We have to ready for rougher times ahead.  Singapore could grow at 5-6%, even 7 or 8% in some years, if there is no long recession in the US and EU.  If they go into recession, then we may grow less at 3-5%.

The government is monitoring the situation of lower-income Singaporeans.  We cannot protect our people completely from the high oil and food prices.  But we will make sure that they can manage.  For this year, the various schemes in place will spread over $3 billion dollars in support.  Many schemes are targeted at the low income to help them cope with rising food and energy prices. Under WIS (Workfare Income Supplement) a worker, age 50 (or between 45 to 55) who earns $1,000 a month will get a 10% wage supplement, while a worker above 60 gets 20%. This encourages those unemployed to resume working and companies to re-employ older workers.

Our society will not remain as cohesive unless we address this problem as a united community.

Political flux around us

Thailand and Malaysia are in a state of political flux.  Former Prime Minister Thaksin Shinawatra has flown from the Beijing Olympic games to London instead of returning to Bangkok to face corruption charges.  He said his foes were meddling in the judicial system “to finish off myself and my family”.  The court in Bangkok has issued a warrant for his arrest.

Thai domestic politicking contributed to a confrontation and near clash between Thai and Cambodian troops on their border land surrounding the Preah Vihear temple.  Thai Prime Minister Samak’s government, accused of being a proxy for Thaksin, had supported the Cambodian government’s request to have the United Nations declare the temple a world heritage site.  Thaksin’s enemies attacked Samak’s government, calling it treason.  The Foreign Minister was forced to resign.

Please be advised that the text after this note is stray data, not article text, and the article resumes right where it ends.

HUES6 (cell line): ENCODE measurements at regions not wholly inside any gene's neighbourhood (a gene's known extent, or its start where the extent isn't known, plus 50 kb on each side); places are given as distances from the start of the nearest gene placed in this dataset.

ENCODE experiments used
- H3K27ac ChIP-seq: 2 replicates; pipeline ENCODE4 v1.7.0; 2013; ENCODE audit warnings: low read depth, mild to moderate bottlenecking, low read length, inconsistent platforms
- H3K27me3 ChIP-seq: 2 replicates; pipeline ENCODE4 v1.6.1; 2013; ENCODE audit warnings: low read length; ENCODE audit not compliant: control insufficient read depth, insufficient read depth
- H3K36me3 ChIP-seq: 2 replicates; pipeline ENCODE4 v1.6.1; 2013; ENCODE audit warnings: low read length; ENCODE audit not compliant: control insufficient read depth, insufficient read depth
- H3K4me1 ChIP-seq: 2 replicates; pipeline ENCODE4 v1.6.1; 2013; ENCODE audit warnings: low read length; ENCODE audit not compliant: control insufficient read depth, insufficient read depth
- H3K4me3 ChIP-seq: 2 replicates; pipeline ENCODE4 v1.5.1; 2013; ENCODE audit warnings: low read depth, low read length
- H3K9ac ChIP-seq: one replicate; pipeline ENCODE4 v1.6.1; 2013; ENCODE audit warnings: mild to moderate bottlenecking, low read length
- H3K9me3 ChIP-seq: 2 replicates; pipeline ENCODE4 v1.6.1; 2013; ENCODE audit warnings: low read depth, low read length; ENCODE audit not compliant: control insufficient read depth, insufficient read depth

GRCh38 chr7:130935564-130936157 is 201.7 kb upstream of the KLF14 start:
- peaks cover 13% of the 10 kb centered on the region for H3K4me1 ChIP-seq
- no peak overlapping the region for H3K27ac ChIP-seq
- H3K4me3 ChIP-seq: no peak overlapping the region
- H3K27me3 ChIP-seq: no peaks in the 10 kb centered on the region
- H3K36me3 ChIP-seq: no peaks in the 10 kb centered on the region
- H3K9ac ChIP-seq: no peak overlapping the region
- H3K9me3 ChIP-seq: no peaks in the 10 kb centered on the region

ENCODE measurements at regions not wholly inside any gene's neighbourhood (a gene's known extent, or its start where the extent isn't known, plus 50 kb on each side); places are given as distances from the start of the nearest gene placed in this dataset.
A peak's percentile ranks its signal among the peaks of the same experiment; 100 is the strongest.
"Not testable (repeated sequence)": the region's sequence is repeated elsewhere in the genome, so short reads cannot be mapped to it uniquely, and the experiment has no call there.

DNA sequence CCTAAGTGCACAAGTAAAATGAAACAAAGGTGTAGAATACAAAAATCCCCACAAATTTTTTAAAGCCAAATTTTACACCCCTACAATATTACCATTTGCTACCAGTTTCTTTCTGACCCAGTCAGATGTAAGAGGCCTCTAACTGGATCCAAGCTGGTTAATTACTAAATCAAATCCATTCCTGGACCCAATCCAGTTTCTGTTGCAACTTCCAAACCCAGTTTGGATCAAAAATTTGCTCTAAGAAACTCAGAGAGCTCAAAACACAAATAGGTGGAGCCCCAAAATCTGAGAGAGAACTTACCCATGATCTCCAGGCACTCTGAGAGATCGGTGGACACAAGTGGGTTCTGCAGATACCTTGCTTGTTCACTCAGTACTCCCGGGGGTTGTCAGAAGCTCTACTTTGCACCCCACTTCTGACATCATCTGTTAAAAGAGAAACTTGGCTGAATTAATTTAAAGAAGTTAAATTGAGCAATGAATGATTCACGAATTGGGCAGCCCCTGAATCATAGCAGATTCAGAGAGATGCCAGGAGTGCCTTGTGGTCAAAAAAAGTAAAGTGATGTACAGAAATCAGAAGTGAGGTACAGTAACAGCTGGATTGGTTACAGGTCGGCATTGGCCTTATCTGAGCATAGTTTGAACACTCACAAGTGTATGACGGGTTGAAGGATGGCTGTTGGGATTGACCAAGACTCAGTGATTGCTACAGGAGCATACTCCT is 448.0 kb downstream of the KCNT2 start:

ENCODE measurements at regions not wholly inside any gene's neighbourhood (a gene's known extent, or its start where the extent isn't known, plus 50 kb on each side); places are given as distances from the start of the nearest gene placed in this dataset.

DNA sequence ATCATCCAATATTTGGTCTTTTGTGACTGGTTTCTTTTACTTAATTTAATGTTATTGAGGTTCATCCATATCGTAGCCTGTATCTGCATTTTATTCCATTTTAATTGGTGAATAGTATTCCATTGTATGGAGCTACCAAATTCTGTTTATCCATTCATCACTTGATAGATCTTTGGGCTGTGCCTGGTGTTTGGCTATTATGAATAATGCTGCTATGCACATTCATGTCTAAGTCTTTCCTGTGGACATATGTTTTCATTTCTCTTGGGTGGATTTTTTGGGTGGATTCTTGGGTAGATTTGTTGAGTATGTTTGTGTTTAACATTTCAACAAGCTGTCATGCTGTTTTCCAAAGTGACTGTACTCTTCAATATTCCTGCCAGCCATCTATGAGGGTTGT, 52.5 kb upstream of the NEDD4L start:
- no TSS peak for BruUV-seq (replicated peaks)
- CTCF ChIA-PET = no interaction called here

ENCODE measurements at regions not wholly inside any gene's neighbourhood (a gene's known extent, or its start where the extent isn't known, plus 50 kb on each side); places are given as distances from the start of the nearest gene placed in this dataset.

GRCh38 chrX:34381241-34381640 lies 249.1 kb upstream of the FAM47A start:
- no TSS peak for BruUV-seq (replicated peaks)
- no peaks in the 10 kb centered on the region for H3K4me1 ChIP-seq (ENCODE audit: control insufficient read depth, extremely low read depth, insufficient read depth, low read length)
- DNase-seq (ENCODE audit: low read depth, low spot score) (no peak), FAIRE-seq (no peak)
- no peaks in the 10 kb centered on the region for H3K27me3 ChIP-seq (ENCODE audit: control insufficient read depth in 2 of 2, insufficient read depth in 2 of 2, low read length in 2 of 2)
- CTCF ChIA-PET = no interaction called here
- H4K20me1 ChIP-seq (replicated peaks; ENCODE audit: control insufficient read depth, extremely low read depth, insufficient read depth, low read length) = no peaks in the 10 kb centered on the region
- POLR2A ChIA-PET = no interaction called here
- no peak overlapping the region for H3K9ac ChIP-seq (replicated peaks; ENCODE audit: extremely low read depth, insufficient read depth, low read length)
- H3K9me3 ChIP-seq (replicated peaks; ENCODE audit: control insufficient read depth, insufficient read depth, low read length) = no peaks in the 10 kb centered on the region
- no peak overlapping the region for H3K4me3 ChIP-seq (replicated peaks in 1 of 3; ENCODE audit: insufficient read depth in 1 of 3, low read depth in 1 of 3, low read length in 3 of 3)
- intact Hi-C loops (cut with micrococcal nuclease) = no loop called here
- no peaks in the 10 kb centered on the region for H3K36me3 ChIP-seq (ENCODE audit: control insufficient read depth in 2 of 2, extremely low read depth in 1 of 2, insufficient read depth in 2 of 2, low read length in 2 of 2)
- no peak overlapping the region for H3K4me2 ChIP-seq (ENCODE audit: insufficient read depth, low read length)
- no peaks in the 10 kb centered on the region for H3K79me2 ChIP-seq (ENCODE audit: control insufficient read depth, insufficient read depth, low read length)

Malaysia is inundated with accusations and counter accusations.  Anwar Ibrahim, former Deputy Prime Minister to Prime Minister Mahathir, claimed he could form a government by September, and that the charge of sodomy against him was baseless and intended to block his bid to form the next government.  However Anwar has refused to give the police his DNA which could prove innocence.

Instead he made counter-accusations against Deputy Prime Minister Najib Razak.  Malaysians are confused and do not know what to believe.

Money politics is at the heart of the problems in many countries in Asia.   “Money politics” is a code-word for buying of votes to gain power and after gaining power to recover your expenses plus some profit for the next round of vote buying.

There is no money politics in Singapore.  The integrity of ministers and public officials is fundamental for political stability.

Politics in Singapore is all above board and so has not been troubled by such politicking.

There are some who yearn for multi-party politics and rotating party governments.  They should study Taiwan, Thailand, and the Philippines.  Rotating party governments have led to more corruption and misgovernment.  And a “free wheeling press” has not cleaned up corruption, although according to American “Democracy” theories it is designed to do so.  Furthermore frequent chop and change in governments and policies have hampered Taiwan’s and Thailand’s economic growth and increased unemployment and caused political instability.